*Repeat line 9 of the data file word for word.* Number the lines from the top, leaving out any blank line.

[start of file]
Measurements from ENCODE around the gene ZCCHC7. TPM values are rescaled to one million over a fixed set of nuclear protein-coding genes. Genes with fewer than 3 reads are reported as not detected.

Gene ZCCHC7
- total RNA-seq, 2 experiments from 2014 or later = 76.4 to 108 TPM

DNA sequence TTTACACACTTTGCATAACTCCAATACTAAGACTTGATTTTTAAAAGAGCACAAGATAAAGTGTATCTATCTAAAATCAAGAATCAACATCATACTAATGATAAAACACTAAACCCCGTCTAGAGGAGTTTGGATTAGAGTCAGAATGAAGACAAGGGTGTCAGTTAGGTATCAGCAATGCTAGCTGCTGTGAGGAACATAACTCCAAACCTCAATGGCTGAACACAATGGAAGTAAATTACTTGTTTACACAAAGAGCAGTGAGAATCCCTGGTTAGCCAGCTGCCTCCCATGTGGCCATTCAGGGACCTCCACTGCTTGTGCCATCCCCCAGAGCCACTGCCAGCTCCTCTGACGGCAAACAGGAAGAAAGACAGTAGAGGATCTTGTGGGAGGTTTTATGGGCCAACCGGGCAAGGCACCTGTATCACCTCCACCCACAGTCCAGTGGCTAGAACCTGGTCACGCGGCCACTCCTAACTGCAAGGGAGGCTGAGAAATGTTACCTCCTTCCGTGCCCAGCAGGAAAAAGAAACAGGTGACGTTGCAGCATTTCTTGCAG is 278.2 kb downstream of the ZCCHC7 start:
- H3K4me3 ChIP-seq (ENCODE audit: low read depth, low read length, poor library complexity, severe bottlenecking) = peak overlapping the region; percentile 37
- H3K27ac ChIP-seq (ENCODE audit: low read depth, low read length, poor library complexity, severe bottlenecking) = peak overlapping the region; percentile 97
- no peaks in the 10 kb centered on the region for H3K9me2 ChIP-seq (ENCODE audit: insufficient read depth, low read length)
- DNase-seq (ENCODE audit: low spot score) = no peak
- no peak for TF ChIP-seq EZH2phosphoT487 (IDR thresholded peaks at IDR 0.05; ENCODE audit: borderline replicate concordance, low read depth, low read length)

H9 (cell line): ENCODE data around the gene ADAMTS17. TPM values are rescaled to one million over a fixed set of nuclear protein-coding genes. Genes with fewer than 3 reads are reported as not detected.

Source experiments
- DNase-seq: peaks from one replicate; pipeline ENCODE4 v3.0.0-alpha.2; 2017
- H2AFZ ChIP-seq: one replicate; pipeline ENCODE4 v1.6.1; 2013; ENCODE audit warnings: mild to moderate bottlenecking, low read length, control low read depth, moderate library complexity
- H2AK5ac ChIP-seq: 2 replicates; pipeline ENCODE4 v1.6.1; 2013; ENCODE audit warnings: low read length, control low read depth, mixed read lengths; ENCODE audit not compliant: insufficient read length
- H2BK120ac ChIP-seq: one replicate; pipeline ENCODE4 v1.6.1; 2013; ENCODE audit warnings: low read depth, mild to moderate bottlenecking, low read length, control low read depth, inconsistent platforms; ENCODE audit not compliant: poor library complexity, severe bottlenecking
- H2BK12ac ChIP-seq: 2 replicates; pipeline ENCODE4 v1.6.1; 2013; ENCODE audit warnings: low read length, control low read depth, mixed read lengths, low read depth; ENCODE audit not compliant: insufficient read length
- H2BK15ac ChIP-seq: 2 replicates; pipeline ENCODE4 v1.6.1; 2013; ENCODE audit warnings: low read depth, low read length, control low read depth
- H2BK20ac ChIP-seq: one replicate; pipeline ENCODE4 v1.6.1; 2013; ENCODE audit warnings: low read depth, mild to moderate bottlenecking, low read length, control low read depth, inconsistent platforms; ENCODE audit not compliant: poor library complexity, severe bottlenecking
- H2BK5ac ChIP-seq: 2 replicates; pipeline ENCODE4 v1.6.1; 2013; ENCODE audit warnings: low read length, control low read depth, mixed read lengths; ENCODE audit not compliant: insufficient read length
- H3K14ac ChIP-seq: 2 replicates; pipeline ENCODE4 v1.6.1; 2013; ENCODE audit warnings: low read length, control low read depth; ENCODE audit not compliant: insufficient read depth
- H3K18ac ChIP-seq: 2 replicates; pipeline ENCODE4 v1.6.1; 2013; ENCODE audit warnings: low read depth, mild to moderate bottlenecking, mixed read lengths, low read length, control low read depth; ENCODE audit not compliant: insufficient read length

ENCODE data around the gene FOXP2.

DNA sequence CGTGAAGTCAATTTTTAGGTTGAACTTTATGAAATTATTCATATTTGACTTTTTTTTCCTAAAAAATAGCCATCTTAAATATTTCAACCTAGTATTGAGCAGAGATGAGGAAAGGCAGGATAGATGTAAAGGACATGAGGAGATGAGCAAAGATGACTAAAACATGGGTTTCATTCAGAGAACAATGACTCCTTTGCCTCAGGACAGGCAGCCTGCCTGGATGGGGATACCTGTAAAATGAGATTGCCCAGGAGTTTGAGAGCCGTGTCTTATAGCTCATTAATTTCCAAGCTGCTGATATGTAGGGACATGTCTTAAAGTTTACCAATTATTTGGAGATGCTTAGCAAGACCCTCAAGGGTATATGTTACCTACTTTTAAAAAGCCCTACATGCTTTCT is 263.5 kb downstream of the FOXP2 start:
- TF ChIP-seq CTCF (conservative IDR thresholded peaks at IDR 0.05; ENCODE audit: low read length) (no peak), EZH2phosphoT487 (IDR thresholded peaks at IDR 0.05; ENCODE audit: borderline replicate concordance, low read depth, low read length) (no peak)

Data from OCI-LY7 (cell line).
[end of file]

- no peak for TF ChIP-seq EZH2phosphoT487 (IDR thresholded peaks at IDR 0.05; ENCODE audit: borderline replicate concordance, low read depth, low read length)